Music Column: In the marriage of funk and jazz, Vulfpeck are savvy orchestrators

Music Column: In the marriage of funk and jazz, Vulfpeck are savvy orchestrators
Photo courtesy of Wikimedia Commons

My infatuation with drummers stems from an incredible, almost unreasonable, overindulgence of the movie “Whiplash.” Andrew Neiman, Whiplash’s main character, is an underappreciated jazz drummer under psychological attack by his cruel instructor as he practices at the risk of severe injury, and death, creating a thriller movie centered around the arts.

At the age of 15, Vulfpeck’s drummer, Jack Stratton, underwent similar scrutiny and pressure as a member of Berklee College of Music’s summer program, making him question his enthusiasm in regards to the music industry. Now, Stratton is defining what it means to be a modern-day funk drummer, drawing upon the ideas of syncopation, also known as displacement of the beat in regards to what the listener expects, and the use of the displaced snare drum.

Stratton is a master sound engineer and a wiz on the drums, bass and keyboard. His band, Vulfpeck, and those that comprise the funkified group, allow for the utmost exploration of these instruments and their unconventional use. The quartet is the definition of the phrase “playing in the pocket,” which can be understood as a cohesive groove between members of the rhythm section. 

The group’s cohesive nature and funky-jam appeal make sense, as they have played together since college. I’m going to delve into some background info here on each member of the band. I think it’s wildly important and an underrated practice to understand the influences and histories of the individuals, so humor me.

To begin the brief histories of the Michigan jazz program students, let’s start with keyboardist Wooly Goss, writer of Vulfpeck classics like “Fugue State” and “My First Car,” purely instrumental tracks. As with the band’s other members, Goss began his career with piano lessons, at the request of his parents, but did not truly gain his footing until he began his flirtation with jazz and funk stylings. Through working at the Canterbury House in Ann Arbor, Goss began to become acquainted with other musicians and found a home with Stratton.

Theo Katzman plays guitar, drums and bass for the band, another master of funk. Katzman’s father was a jazz trumpet player, influencing his son’s musical tastes from a young age by toting him to rehearsals. While his father introduced him to jazz, his mother helped him gain his footing in rock. However, his biggest influence was his high school band, which, naturally, drew influence from Phish, and the burgeoning Phish scene that was defining jam bands at this time, and still does, depending on who you ask.

Previous dabbling in the Phish realm was not unique to Katzman, bassist Joe Dart also got his start in a Phish-inspired jam band while in junior high. Having picked up the bass at the ripe age of 10, Dart was a professional, somewhat famous among other jazz students because of work in previous bands. Dart played bass with Clyde Stubblefield, funk drummer for James Brown, following his success with Vulfpeck.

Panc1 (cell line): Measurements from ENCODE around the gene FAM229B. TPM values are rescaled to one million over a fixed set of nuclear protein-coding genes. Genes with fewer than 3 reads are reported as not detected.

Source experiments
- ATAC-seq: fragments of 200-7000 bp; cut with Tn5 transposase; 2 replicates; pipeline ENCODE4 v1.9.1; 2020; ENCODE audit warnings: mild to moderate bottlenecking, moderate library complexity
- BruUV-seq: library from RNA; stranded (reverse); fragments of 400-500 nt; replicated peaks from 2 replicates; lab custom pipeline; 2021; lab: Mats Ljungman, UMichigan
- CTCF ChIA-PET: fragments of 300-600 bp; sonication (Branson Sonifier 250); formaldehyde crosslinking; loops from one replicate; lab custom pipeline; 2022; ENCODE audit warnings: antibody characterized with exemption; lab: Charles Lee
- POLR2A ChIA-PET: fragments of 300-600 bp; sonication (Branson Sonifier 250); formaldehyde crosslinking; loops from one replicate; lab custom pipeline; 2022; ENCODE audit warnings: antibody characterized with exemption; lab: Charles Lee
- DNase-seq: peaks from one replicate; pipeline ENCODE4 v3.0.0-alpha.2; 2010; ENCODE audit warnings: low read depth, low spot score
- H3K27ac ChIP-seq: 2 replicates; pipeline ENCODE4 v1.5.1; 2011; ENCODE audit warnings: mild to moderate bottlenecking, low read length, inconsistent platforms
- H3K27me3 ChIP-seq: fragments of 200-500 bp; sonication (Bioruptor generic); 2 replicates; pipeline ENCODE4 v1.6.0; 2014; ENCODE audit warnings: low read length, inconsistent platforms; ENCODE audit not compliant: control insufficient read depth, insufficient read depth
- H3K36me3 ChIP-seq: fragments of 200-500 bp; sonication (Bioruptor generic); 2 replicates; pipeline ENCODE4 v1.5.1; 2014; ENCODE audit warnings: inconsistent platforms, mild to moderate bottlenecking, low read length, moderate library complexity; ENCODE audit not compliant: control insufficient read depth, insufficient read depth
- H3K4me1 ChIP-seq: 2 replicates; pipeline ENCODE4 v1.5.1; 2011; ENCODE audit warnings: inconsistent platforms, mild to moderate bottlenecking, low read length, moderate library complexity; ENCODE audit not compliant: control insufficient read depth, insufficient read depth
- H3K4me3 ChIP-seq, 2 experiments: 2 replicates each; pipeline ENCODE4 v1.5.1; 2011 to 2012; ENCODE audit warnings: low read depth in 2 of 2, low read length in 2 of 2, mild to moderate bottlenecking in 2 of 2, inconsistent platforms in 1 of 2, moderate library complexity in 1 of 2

Dart is a master of the “bass face,” depicted differently depending on the individual with the bass at the ready. “Bass face” is a phenomenon seen most readily in the player, but listen to Vulfpeck and a nasty groove will inhabit your face that is near impossible to shake.

Vulfpeck is a funk band that brings an air of intrigue and excitement to the listener as they play with the musical stylings and capabilities of the their instruments and, also, objects that are not typically seen as instruments (i.e. pancakes). There is a sense of remarkable childlike wonder when listening to the band. Their willingness to experiment in every aspect of the music industry and continuously shock audiences can be gently correlated to Phish, the hyperactive fanbase is definitely a similarity.

In 2014, Vulfpeck promised their fan base that their tour would be free in a video posted to Youtube. In the video, Antonoff details how this will come to fruition: fans must listen to the band’s newest album, “Sleepify,” all night on Spotify, earning the band $4 each time you do. The “Sleepify” tour would then occur in those cities that streamed the album the most. The entirely silent album result in $18,000 for the band. 

Though the band's practices are unconventional, their classically stunning jazz, funk and soul make Vulfpeck an undeniable troupe of artists and inventors. Their experimental nature is so broad that they could never be bound or stifled in creativity, an art easily lost by most popular artists. 

The group’s newest album, “Mr Finish Line,” is easy-listening that transports the listener to a jazz club with black and white tiled floors with seating pushed to the side as a quartet dressed in black improvises on the stage. With a multitude of featured artists, it is clear that Vulfpeck has a universal understanding of the jazz and funk genres and the modern-day artists that have come to define the quality and standard of these genres. 

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